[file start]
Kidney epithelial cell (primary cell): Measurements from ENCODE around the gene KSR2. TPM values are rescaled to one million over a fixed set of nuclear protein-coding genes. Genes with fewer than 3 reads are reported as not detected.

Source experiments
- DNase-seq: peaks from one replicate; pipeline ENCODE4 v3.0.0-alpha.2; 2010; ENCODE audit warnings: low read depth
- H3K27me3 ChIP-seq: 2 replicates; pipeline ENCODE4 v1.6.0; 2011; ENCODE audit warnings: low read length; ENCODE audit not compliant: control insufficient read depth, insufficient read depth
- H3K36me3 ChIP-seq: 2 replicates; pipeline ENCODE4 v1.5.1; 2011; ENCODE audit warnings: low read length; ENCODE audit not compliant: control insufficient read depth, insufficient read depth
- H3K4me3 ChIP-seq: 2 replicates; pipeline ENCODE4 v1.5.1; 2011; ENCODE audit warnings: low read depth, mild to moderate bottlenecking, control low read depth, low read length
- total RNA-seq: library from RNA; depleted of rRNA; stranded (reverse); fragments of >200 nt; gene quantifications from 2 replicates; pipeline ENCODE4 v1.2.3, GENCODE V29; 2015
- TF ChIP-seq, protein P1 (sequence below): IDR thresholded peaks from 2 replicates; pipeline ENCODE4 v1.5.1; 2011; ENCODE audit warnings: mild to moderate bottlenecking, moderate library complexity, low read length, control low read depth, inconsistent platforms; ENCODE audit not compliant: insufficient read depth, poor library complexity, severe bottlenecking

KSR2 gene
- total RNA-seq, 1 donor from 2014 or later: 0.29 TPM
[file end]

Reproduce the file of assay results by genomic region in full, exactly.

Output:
Kidney epithelial cell (primary cell): Measurements from ENCODE around the gene KSR2. TPM values are rescaled to one million over a fixed set of nuclear protein-coding genes. Genes with fewer than 3 reads are reported as not detected.

Source experiments
- DNase-seq: peaks from one replicate; pipeline ENCODE4 v3.0.0-alpha.2; 2010; ENCODE audit warnings: low read depth
- H3K27me3 ChIP-seq: 2 replicates; pipeline ENCODE4 v1.6.0; 2011; ENCODE audit warnings: low read length; ENCODE audit not compliant: control insufficient read depth, insufficient read depth
- H3K36me3 ChIP-seq: 2 replicates; pipeline ENCODE4 v1.5.1; 2011; ENCODE audit warnings: low read length; ENCODE audit not compliant: control insufficient read depth, insufficient read depth
- H3K4me3 ChIP-seq: 2 replicates; pipeline ENCODE4 v1.5.1; 2011; ENCODE audit warnings: low read depth, mild to moderate bottlenecking, control low read depth, low read length
- total RNA-seq: library from RNA; depleted of rRNA; stranded (reverse); fragments of >200 nt; gene quantifications from 2 replicates; pipeline ENCODE4 v1.2.3, GENCODE V29; 2015
- TF ChIP-seq, protein P1 (sequence below): IDR thresholded peaks from 2 replicates; pipeline ENCODE4 v1.5.1; 2011; ENCODE audit warnings: mild to moderate bottlenecking, moderate library complexity, low read length, control low read depth, inconsistent platforms; ENCODE audit not compliant: insufficient read depth, poor library complexity, severe bottlenecking

KSR2 gene
- total RNA-seq, 1 donor from 2014 or later: 0.29 TPM